Black Magic Women
‘Black Magic Woman’, by Azizaa, from Ghana, is a feminist reclaiming of the sacred from Christianity.
Before we hear her commanding voice, we feel her power buffeting two bible-carrying pastors who’ve accosted a young woman, talking on a phone, walking down a pathway. As they invade her personal space, we hear an insistent beat, first soft, then gaining force. It deflects the chasing proselytizers; the pursued woman escapes into the foreground. We are swirled into an alternate universe. Out of the mist in a jungle clearing she looms, sitting on a throne flanked by drummers, wielding sceptre, face paint, and megaphone.
Thus begins the new music video, ‘Black Magic Woman’, by Azizaa, who describes herself as “Ewe from Ghana soaked in the American pop culture by living here for over twenty years.” Produced by Wanlov the Kubolor, half of the Fokn Bois and an artist in his own right, it cannot but be provocative. The video’s address is Ghana, and contemporary West Africa. But its remit is wider: the repossession of time itself through a feminist reclaiming of the sacred.
The already scrambled time of African modernity is visually communicated through the bibles, men clad in shirts, ties, and trousers, and woman on a mobile phone. But murkier, more jumbled-up temporalities await in the jungle. The Black Magic Woman’s ‘ancient mind’ is ‘dreaming of aliens from the sky’ as did Sun Ra; the electronic pulse dialogues with percussionists; the bullhorn and megaphone are both prostheses of power. This mash-up of the ‘jungle’ and the sonic-lyric registers of Afro-futurism decolonizes the forward march of secular, factory, colonial time. As Azizaa says, ‘my music is a bridge between the ancient and the modern, the present and the future.’
It’s also a bridge between West Africa and the Americas. The last time a Black Magic Woman was invoked in a memorable song, it was Carlos Santana’s: ‘put a spell on me, baby’—an avatar of the exotic. As the ‘Black Magic Woman’ returns to the African Jungle, the pasts of slavery and colonialism meet the present of postcolonial West Africa. Christianity’s eschatology, a possible escape route from modernity’s metronome, is rejected as a legacy of colonialism and empire. Contemporary African Christianity is exposed as complicit with the restriction of women’s mobility and independence. Where is a spirituality that can decolonize the soul while empowering women? It’s in indigeneous West African spirituality that she finds the answer.
Not for Azizaa, however, a tidy nativist indigeneity, but the re-assemblage of cultural resources already re-assembled in New World diasporas. ‘A voodoo priestess who creates voodoo music that is essential to my spiritual wellbeing,’ Azizaa is also the ‘daughter of Oshun’ (one of the female powers of the Afro-Cuban pantheon). Eschewing Hollywood–style voodoo with its dolls and hexes, her music, ‘spiritual but light-hearted, with a hint of sarcasm’, draws from female divinities with Yoruba roots, diasporic agencies, and various caprices and demands. Their auras range from the dark to the lighter; In Azizaa’s Black Magic Woman, possessor equally of ‘darkness’, ‘dragon’s breath’ and a sexy beauty, we see the dangerous Erzulie Dantor, the coquettish Erzulie Freda, the jewellery-loving Oshun, and the ‘supersyncretised’ Yemaya/ Lemanja/ Mami Wata: unpredictable Black Magic Women all, aliens from the sky, washed up on Black Atlantic shores.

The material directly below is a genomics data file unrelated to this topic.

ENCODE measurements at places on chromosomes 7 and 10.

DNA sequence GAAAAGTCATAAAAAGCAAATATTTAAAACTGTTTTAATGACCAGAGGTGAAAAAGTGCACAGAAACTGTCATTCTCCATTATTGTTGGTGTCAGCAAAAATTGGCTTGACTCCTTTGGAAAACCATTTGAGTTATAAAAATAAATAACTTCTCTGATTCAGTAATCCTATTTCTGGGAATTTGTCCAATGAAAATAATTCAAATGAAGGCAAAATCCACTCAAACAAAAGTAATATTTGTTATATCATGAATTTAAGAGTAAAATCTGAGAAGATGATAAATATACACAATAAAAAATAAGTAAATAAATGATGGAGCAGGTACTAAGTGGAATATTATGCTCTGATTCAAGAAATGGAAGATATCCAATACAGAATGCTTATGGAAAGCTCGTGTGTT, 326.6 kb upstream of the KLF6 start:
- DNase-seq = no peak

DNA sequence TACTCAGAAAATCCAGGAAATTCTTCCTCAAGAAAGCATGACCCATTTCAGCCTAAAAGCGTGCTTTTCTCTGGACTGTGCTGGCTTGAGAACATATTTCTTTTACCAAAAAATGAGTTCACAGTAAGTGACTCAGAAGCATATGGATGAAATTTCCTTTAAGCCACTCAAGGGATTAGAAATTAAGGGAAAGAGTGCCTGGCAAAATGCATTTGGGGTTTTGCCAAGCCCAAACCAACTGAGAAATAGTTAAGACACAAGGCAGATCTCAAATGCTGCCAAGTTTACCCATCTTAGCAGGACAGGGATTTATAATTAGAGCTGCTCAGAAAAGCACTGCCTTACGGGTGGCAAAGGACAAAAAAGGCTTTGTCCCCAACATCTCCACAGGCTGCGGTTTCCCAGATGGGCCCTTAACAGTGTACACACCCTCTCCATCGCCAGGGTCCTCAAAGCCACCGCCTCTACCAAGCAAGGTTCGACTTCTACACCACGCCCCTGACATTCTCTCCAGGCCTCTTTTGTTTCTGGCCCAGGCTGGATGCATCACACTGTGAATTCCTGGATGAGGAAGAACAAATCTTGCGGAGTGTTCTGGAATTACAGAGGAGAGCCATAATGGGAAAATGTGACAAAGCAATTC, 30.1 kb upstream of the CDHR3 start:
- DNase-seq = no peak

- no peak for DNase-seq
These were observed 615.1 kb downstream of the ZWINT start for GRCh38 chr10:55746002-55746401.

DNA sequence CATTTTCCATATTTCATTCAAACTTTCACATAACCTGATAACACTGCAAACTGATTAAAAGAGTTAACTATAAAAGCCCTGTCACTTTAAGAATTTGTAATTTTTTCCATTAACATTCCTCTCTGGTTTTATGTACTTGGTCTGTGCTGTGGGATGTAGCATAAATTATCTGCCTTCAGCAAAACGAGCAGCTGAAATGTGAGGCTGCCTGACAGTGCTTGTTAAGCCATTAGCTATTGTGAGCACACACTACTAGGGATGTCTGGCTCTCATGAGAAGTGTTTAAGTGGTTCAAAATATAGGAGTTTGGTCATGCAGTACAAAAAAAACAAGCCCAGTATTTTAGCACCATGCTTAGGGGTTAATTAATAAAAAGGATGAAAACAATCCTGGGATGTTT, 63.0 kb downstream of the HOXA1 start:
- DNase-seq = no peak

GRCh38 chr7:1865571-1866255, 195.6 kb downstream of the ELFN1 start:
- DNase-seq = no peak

Azizaa reclaims ‘voodoo’ from both the Afro-diasporic imaginary and Ghanaian pentecostalism: ‘”Vodou” means “free the people” in Ewe. So my music is for the free souls and minds.’ West African musical reinterpretations of Black Atlantic spirituality’s diasporic afterlives are a long-standing phenomenon. Cultural producers from across the region insist that ‘salsa came from here’, or that the ‘clave’, the signature rhythm cell of Cuban music, can be traced back to a village in Mali or Benin. This transatlantic cosmopolitanism evades imperial histories through affective strategies of reparation and reconnection: note, for instance, the ‘vodou-funk’ of Benin’s Orchestre Poly-Rythmo de Cotonou.
Azizaa updates this trend with a feminist reworking of transatlantic voodoo and the nativist trope of the ‘Afro-tribal’. The Black Magic Woman also answers back to Chinua Achebe’s magisterial novel, Things Fall Apart, whose descriptions of the drums are set in a pre-colonial past thanks to realism’s collusion with linear narrative. Azizaa’s video is an aural-visual-percussive riposte to Achebe’s evasiveness regarding Christianity and female agency. Her use of English is welded to spoken word traditions and to the ‘Africa’ of the ribcage, thorax, and solar plexus. Watch how, at 4.22-2.29 in the video, body movement transmits the Black Magic Woman’s majesty as embodied, kinetic, and ‘African’, capable of ‘reconverting’ evangelist and pastor.
- All descriptions of Azizaa’s music and cultural influences are taken from the author’s correspondence with her.